A new surgical tool that uses light to make sure surgeons removing cancerous tumors “got it all” was found to correlate well with traditional pathologists’ diagnoses in a clinical study, showing that the tool could soon enable reliable, real-time guidance for surgeons.
The interdisciplinary research team led by Stephen Boppart, a University of Illinois professor of electrical and computer engineering and of bioengineering, performed the study on 35 patients with breast cancers at the Carle Foundation Hospital in Urbana, Illinois. The results appear in the journal Cancer Research.
One difficult but crucial determination for surgeons and tissue pathologists is figuring out where a tumor ends. A solid tumor may be easily identifiable, but the tissue around the main body of the tumor, known as the margin, may contain cancerous cells as well. Because of this, excess tissue surrounding the tumor is typically removed, but the question lingers of whether any cancer cells remain to re-emerge later as tumors.
“In almost all solid-tumor surgeries, there’s a question of margins,” said Dr. Boppart, who also is a medical doctor. “Typically, surgeons will remove the tissue mass that contains the tumor and will send it to the lab. The pathologist will process, section and stain the tissue, then examine the thin sections on microscope slides. They look at the structure of the cells and other features of the tissue. The diagnosis is made based on subjective interpretation and often other pathologists are consulted. This is what we call the gold standard for diagnosis.”
The new device is a hand-held probe based on a technology called optical coherence tomography (OCT) that uses light to image tissue in real time. Cancer cells and normal tissue scatter light differently because they have different microstructural and molecular features, Boppart said, so OCT gives physicians a way to quantitatively measure the cellular feature of a tumor. Surgeons can pass the OCT wand over a section of tissue and see a video on a screen, with no special chemical stains or lengthy tissue processing required.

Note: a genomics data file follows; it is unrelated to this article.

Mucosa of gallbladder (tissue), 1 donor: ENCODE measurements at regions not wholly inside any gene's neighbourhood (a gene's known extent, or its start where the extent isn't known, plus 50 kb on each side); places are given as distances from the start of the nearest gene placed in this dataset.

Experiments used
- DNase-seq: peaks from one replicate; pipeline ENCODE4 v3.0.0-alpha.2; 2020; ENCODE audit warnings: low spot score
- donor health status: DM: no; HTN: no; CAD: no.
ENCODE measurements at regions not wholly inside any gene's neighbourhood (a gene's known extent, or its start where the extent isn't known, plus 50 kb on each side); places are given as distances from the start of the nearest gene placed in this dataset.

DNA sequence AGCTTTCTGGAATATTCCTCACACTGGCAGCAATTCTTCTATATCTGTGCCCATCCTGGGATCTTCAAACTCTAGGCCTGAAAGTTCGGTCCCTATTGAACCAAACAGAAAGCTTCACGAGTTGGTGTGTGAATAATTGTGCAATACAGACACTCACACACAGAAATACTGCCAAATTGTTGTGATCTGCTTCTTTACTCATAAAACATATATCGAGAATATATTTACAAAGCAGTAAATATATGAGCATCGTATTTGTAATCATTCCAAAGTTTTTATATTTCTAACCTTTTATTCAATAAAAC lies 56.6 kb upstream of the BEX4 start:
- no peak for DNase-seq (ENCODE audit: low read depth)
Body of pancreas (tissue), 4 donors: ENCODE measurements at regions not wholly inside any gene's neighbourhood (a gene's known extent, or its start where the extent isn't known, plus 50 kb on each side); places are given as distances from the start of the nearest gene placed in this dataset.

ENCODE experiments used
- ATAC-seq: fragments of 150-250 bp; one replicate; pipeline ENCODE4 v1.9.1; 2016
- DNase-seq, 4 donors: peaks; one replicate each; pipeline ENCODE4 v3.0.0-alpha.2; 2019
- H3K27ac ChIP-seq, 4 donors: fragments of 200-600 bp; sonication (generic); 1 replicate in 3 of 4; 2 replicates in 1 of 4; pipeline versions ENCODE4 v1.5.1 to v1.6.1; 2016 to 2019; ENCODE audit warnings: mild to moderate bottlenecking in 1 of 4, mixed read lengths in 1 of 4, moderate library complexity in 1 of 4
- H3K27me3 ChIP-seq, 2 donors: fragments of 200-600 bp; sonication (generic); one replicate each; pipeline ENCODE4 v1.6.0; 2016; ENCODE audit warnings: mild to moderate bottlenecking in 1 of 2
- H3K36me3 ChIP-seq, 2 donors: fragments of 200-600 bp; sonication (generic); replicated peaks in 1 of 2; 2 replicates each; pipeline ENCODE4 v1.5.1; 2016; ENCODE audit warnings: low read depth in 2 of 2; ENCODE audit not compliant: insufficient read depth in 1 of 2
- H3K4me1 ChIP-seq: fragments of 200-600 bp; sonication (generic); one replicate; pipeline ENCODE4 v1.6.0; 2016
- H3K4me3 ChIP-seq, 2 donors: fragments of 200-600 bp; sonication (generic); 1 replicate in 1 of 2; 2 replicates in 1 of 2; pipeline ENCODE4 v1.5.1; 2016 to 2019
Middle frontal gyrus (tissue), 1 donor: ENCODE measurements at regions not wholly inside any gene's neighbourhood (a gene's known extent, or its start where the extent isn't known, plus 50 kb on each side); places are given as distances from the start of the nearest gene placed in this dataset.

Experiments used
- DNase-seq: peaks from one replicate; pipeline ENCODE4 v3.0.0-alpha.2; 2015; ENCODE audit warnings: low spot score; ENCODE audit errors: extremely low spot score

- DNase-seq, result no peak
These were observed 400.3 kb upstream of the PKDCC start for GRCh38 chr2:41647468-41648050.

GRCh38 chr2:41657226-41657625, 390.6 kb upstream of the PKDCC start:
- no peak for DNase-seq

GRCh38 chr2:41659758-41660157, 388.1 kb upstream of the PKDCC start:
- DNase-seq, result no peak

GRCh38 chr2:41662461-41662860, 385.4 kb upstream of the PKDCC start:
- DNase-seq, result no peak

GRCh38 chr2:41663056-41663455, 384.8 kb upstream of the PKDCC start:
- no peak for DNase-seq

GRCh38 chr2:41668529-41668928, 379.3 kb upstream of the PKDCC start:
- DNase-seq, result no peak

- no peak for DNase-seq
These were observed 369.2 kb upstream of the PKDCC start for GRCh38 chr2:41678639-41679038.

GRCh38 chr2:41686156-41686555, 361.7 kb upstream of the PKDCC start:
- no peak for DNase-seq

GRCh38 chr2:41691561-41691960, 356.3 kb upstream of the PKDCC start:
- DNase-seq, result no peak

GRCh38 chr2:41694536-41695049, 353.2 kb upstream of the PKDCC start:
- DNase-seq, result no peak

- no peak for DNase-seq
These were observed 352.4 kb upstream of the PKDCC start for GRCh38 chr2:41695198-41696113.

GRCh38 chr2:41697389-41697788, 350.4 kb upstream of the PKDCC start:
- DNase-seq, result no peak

“In many cases, you can’t tell the difference between cancer cells and normal tissue with the naked eye, but with OCT they’re very different,” said Boppart, who also is affiliated with the Beckman Institute for Advanced Science and Technology at the U. of I.
In the clinical study, surgeons treated patients according to the standard surgical procedure, but OCT data were collected from the margin of the tumor cavity and the margin of the removed tissue mass during surgery so that the results could be compared later. The study found that the OCT device analysis identified the differences between normal and cancerous tissue with 92 percent sensitivity and 92 percent specificity. They also found that the way that OCT spotted cancer in the removed tissue was closely correlated with the results from the postoperative pathology reports, which often came days later.
“For the first time, this study demonstrates the use of OCT for imaging tumor margins within the tumor cavity, in the patient, during surgery,” Boppart said. “It is likely better to check to see if any residual tumor cells might be left behind, rather than checking the tissue mass that was taken out. Then, the surgeon can intervene immediately.”
The researchers will continue clinical studies with the OCT device, looking at other types of solid-state tumors. Diagnostic Photonics, a start-up company Boppart co-founded that also collaborated on the study, is commercializing the OCT probe technology for broader use.
“Ultimately, new technological innovations like this in medicine and surgery are going to improve our health care and save lives. That’s when this work will be most rewarding,” Boppart said.